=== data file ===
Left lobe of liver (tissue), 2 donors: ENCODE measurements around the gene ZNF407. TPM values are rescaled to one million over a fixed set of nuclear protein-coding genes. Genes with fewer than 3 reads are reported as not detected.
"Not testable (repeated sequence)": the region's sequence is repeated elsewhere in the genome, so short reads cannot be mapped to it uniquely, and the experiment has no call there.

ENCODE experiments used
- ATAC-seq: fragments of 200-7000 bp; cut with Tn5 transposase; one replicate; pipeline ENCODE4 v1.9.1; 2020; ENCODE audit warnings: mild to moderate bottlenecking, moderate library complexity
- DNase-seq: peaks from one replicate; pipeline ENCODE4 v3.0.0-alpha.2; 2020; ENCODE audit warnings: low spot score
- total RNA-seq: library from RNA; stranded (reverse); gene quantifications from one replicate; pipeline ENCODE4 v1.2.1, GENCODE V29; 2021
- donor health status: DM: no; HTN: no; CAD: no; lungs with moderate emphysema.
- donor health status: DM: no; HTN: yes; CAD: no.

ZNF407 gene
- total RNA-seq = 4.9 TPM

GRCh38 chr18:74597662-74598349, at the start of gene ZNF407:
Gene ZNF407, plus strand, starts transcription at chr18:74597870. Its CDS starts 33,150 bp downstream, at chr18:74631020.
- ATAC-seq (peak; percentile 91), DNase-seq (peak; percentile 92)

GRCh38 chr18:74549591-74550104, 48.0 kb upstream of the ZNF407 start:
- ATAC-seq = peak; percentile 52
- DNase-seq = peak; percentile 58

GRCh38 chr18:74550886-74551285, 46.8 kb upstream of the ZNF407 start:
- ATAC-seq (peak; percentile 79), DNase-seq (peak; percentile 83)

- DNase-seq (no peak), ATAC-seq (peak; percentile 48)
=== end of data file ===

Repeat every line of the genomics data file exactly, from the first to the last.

Left lobe of liver (tissue), 2 donors: ENCODE measurements around the gene ZNF407. TPM values are rescaled to one million over a fixed set of nuclear protein-coding genes. Genes with fewer than 3 reads are reported as not detected.
"Not testable (repeated sequence)": the region's sequence is repeated elsewhere in the genome, so short reads cannot be mapped to it uniquely, and the experiment has no call there.

ENCODE experiments used
- ATAC-seq: fragments of 200-7000 bp; cut with Tn5 transposase; one replicate; pipeline ENCODE4 v1.9.1; 2020; ENCODE audit warnings: mild to moderate bottlenecking, moderate library complexity
- DNase-seq: peaks from one replicate; pipeline ENCODE4 v3.0.0-alpha.2; 2020; ENCODE audit warnings: low spot score
- total RNA-seq: library from RNA; stranded (reverse); gene quantifications from one replicate; pipeline ENCODE4 v1.2.1, GENCODE V29; 2021
- donor health status: DM: no; HTN: no; CAD: no; lungs with moderate emphysema.
- donor health status: DM: no; HTN: yes; CAD: no.

ZNF407 gene
- total RNA-seq = 4.9 TPM

GRCh38 chr18:74597662-74598349, at the start of gene ZNF407:
Gene ZNF407, plus strand, starts transcription at chr18:74597870. Its CDS starts 33,150 bp downstream, at chr18:74631020.
- ATAC-seq (peak; percentile 91), DNase-seq (peak; percentile 92)

GRCh38 chr18:74549591-74550104, 48.0 kb upstream of the ZNF407 start:
- ATAC-seq = peak; percentile 52
- DNase-seq = peak; percentile 58

GRCh38 chr18:74550886-74551285, 46.8 kb upstream of the ZNF407 start:
- ATAC-seq (peak; percentile 79), DNase-seq (peak; percentile 83)

- DNase-seq (no peak), ATAC-seq (peak; percentile 48)